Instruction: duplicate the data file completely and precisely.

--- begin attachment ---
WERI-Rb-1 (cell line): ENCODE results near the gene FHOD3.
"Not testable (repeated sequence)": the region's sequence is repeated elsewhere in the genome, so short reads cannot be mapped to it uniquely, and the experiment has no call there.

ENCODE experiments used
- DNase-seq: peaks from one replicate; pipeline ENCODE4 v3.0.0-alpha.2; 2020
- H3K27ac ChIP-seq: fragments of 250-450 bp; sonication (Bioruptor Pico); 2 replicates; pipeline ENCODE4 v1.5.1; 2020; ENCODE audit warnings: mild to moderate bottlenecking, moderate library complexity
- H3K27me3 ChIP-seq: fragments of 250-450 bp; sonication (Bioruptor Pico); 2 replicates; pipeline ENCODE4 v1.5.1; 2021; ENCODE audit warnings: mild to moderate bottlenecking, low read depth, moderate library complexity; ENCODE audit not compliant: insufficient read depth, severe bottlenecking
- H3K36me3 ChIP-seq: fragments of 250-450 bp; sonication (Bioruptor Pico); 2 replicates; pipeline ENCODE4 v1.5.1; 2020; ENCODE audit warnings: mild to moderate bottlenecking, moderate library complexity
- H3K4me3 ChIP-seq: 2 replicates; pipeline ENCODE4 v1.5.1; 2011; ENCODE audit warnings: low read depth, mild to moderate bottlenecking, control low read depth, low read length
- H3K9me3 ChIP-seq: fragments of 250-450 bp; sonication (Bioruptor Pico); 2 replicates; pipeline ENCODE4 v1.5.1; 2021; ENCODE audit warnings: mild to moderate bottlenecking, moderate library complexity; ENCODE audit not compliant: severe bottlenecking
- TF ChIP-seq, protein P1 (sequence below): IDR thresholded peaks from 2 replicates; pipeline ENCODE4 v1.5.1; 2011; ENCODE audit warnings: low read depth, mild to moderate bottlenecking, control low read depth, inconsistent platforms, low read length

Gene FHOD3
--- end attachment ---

WERI-Rb-1 (cell line): ENCODE results near the gene FHOD3.
"Not testable (repeated sequence)": the region's sequence is repeated elsewhere in the genome, so short reads cannot be mapped to it uniquely, and the experiment has no call there.

ENCODE experiments used
- DNase-seq: peaks from one replicate; pipeline ENCODE4 v3.0.0-alpha.2; 2020
- H3K27ac ChIP-seq: fragments of 250-450 bp; sonication (Bioruptor Pico); 2 replicates; pipeline ENCODE4 v1.5.1; 2020; ENCODE audit warnings: mild to moderate bottlenecking, moderate library complexity
- H3K27me3 ChIP-seq: fragments of 250-450 bp; sonication (Bioruptor Pico); 2 replicates; pipeline ENCODE4 v1.5.1; 2021; ENCODE audit warnings: mild to moderate bottlenecking, low read depth, moderate library complexity; ENCODE audit not compliant: insufficient read depth, severe bottlenecking
- H3K36me3 ChIP-seq: fragments of 250-450 bp; sonication (Bioruptor Pico); 2 replicates; pipeline ENCODE4 v1.5.1; 2020; ENCODE audit warnings: mild to moderate bottlenecking, moderate library complexity
- H3K4me3 ChIP-seq: 2 replicates; pipeline ENCODE4 v1.5.1; 2011; ENCODE audit warnings: low read depth, mild to moderate bottlenecking, control low read depth, low read length
- H3K9me3 ChIP-seq: fragments of 250-450 bp; sonication (Bioruptor Pico); 2 replicates; pipeline ENCODE4 v1.5.1; 2021; ENCODE audit warnings: mild to moderate bottlenecking, moderate library complexity; ENCODE audit not compliant: severe bottlenecking
- TF ChIP-seq, protein P1 (sequence below): IDR thresholded peaks from 2 replicates; pipeline ENCODE4 v1.5.1; 2011; ENCODE audit warnings: low read depth, mild to moderate bottlenecking, control low read depth, inconsistent platforms, low read length

Gene FHOD3